Lucile Wedeking // @lucilewedeking
Lucile Wedeking (b. 1981) is an artist and archivist based in Stamford, Texas. Raised by artist parents, she has painted and studied art her whole life. Growing up traveling between her childhood home on the beach in Santa Barbara, California, and her grandmother’s ranch in rural West Texas instilled a lifelong love for the American West and the beauty of its wide-open natural spaces. Her early exposure to a wide circle of eccentric family and friends, including artists and innovators James D. Armstrong, Ken Price, and George Greenough has had a profound effect on her love of vibrant color, design, and storytelling and is reflected through personal influences on her sense of style and development.
At 18 years old, Lucile attended the Parson’s School of Design in New York City and graduated with a BFA in 2003. Her professional training at Parson’s led to a student CFDA Award and her first decade of adulthood working as a designer in New York’s fashion industry. Eventually, the fast pace of a successful life in the city grew tiresome and she found solace retreating to the wild country of those childhood adventures back in rural West Texas. Her love of art and history led to the next progression in her career, working as an archivist at the Cowboy Country Museum in 2011, eventually becoming the museum’s director in 2017. While head of the museum, she began a partnership with Texas’ iconic SMS Ranch and the Swenson family organizing the historical contents of the ranch’s vast archive which she continues independently to this day.
Though she became disciplined in drawing and the classic fundamentals in art school, she is completely self-taught in oil painting and has made it her primary focus since 2009. Lucile describes her work as “Old West meets New West,” favoring a surrealist dreamscape of modern color interpretation over the dusty muted palettes of more traditional styles of Western Art. Among her influences, she credits the stories and images found on her archival treasure hunts and her years spent surrounded by the original works of Cowboy Artists Tom Ryan, William Moyers, and Wayne Baize in the museum’s permanent art collection. She finds her muses in the real subjects of early-day cowboy history as well as in favorite artists Maynard Dixon, Frank Tenney Johnson, N.C. Wyeth, Paul Gauguin, Gustav Klimt, and Salvador Dali.
Besides painting, Lucile enjoys time spent ranching Brangus cattle with her husband and family. She serves as the founder and art director of the Painted Ponies Rural Arts Program, a mission-driven project dedicated to providing fine arts education to rural children. Under her leadership, the children of the program collectively won the “Symbiosis” art contest by artist Mark Maggiori in June of 2019. She is a current director on the board of the Stamford Art Foundation, the longest consecutively running Western Art show in Texas. Her work hangs in private collections across America, as well as in Europe and Australia.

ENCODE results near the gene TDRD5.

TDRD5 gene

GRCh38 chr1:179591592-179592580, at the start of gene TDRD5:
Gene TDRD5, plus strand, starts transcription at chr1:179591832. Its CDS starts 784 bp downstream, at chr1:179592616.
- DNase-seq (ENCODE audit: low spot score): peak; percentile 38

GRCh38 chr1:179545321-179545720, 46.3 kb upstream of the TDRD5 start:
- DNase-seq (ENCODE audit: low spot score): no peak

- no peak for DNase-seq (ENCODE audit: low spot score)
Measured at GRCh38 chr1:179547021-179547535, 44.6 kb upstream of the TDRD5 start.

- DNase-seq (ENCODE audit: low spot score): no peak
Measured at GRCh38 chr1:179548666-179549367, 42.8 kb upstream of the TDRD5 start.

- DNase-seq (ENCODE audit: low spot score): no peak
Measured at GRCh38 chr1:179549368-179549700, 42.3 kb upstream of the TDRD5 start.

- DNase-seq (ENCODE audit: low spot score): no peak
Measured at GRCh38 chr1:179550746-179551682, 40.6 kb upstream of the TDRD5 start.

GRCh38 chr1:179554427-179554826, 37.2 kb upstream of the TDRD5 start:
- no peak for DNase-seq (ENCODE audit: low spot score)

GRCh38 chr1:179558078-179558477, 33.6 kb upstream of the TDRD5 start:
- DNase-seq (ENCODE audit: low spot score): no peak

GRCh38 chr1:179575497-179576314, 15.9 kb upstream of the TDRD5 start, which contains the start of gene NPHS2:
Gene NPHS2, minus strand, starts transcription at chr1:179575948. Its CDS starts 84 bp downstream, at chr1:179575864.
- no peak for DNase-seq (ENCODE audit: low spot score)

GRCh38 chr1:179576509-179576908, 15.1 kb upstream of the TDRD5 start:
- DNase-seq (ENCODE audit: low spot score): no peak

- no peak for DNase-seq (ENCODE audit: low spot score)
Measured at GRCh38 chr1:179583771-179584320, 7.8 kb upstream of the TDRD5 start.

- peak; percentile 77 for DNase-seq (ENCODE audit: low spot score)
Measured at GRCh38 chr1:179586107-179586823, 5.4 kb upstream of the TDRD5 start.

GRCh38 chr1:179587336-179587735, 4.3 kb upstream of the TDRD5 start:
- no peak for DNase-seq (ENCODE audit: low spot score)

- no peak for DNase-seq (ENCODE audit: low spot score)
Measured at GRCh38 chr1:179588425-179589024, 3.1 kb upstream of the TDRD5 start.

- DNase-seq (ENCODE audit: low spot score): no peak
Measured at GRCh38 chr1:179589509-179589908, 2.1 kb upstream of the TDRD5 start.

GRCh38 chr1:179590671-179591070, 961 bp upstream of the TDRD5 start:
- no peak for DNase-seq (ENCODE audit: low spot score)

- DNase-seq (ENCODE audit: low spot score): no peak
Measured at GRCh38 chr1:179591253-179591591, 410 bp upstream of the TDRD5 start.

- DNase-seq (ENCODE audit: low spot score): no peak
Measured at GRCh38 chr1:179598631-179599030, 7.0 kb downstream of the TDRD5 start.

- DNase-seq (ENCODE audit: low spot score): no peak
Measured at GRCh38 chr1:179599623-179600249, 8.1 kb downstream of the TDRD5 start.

“The Sepia Cowboys of the SMS: This series of cowboy paintings began quite subconsciously almost a decade ago while working as an archivist in early ranching photograph collections. These stories are influenced by my time as Director of the Cowboy Country Museum and in my continuing partnership with the Swenson Family, organizing the historical contents and photo archives of Texas’ iconic SMS Ranch. As with film negatives, years of archival digitization has led to these century-old sepia cowboys burning their impressions into the back of my mind. Over time this exposure has developed more vividly, like scenes from old Western movies, with these characters riding through painting my dreams. And so, here we are now getting them out on the canvas.
These dreamscapes come backed with a heavy art direction from the great Maynard Dixon, who’s style is a loudly celebrated muse in the series. The work of ranch photographers Ray Rector, Frank Reeves, Hildebrand, Bryant, Edwin E. Smith, Eben B. Low, Hugh Vinson, Sam Clemons, Frank Tenney Johnson, and Eric A. Swenson should also all be referenced and given credit where it is due. Their artfully captured images serve as a time capsule that holds the grit and honesty of daily life at the SMS Ranch from the 1880s through the 1930s.
The stories, tall tales, and legends of the cowboys of the SMS, such as “Scandalous” John Selmon, Joe Ericson, “Windy” Bill, Doc Ellis, “Dippe” Holmberg, Buster Lee, and Jake Raines (and their annual Texas Cowboy Reunion) have reached a near-mythical status in Western history and culture. May we remember these were real-life cowboys. It is an honor to give a little more color to these long-gone characters and pay homage to their legacy by sharing their stories with new audiences through these paintings.” – Lucile Wedeking